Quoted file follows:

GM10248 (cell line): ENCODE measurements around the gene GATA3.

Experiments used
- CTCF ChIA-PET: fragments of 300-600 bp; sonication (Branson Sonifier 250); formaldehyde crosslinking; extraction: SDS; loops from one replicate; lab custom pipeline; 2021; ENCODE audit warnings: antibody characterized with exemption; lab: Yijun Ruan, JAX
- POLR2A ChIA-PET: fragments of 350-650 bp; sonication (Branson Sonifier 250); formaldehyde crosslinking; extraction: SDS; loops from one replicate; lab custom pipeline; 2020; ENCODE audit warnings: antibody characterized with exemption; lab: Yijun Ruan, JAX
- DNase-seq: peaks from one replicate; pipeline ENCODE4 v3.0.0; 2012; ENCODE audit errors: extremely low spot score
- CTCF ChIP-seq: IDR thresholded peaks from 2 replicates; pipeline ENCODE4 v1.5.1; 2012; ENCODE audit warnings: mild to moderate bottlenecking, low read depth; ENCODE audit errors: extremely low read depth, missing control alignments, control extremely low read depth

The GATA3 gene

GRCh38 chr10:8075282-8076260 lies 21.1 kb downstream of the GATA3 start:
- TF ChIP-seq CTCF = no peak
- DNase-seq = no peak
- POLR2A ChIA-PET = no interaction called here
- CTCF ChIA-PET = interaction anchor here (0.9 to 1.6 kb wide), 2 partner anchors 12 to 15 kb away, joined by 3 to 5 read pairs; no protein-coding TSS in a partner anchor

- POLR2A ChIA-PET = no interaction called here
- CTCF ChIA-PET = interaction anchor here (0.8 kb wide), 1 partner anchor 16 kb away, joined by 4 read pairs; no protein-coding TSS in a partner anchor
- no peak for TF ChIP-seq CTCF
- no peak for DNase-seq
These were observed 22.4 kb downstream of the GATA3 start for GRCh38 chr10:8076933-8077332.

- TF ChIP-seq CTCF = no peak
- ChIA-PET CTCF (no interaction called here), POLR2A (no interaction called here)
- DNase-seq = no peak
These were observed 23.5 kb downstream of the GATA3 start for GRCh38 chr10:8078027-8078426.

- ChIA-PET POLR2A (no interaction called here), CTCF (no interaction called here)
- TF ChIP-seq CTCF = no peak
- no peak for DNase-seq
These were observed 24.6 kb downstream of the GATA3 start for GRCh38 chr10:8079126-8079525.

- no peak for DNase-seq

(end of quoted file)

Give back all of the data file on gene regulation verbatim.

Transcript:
GM10248 (cell line): ENCODE measurements around the gene GATA3.

Experiments used
- CTCF ChIA-PET: fragments of 300-600 bp; sonication (Branson Sonifier 250); formaldehyde crosslinking; extraction: SDS; loops from one replicate; lab custom pipeline; 2021; ENCODE audit warnings: antibody characterized with exemption; lab: Yijun Ruan, JAX
- POLR2A ChIA-PET: fragments of 350-650 bp; sonication (Branson Sonifier 250); formaldehyde crosslinking; extraction: SDS; loops from one replicate; lab custom pipeline; 2020; ENCODE audit warnings: antibody characterized with exemption; lab: Yijun Ruan, JAX
- DNase-seq: peaks from one replicate; pipeline ENCODE4 v3.0.0; 2012; ENCODE audit errors: extremely low spot score
- CTCF ChIP-seq: IDR thresholded peaks from 2 replicates; pipeline ENCODE4 v1.5.1; 2012; ENCODE audit warnings: mild to moderate bottlenecking, low read depth; ENCODE audit errors: extremely low read depth, missing control alignments, control extremely low read depth

The GATA3 gene

GRCh38 chr10:8075282-8076260 lies 21.1 kb downstream of the GATA3 start:
- TF ChIP-seq CTCF = no peak
- DNase-seq = no peak
- POLR2A ChIA-PET = no interaction called here
- CTCF ChIA-PET = interaction anchor here (0.9 to 1.6 kb wide), 2 partner anchors 12 to 15 kb away, joined by 3 to 5 read pairs; no protein-coding TSS in a partner anchor

- POLR2A ChIA-PET = no interaction called here
- CTCF ChIA-PET = interaction anchor here (0.8 kb wide), 1 partner anchor 16 kb away, joined by 4 read pairs; no protein-coding TSS in a partner anchor
- no peak for TF ChIP-seq CTCF
- no peak for DNase-seq
These were observed 22.4 kb downstream of the GATA3 start for GRCh38 chr10:8076933-8077332.

- TF ChIP-seq CTCF = no peak
- ChIA-PET CTCF (no interaction called here), POLR2A (no interaction called here)
- DNase-seq = no peak
These were observed 23.5 kb downstream of the GATA3 start for GRCh38 chr10:8078027-8078426.

- ChIA-PET POLR2A (no interaction called here), CTCF (no interaction called here)
- TF ChIP-seq CTCF = no peak
- no peak for DNase-seq
These were observed 24.6 kb downstream of the GATA3 start for GRCh38 chr10:8079126-8079525.

- no peak for DNase-seq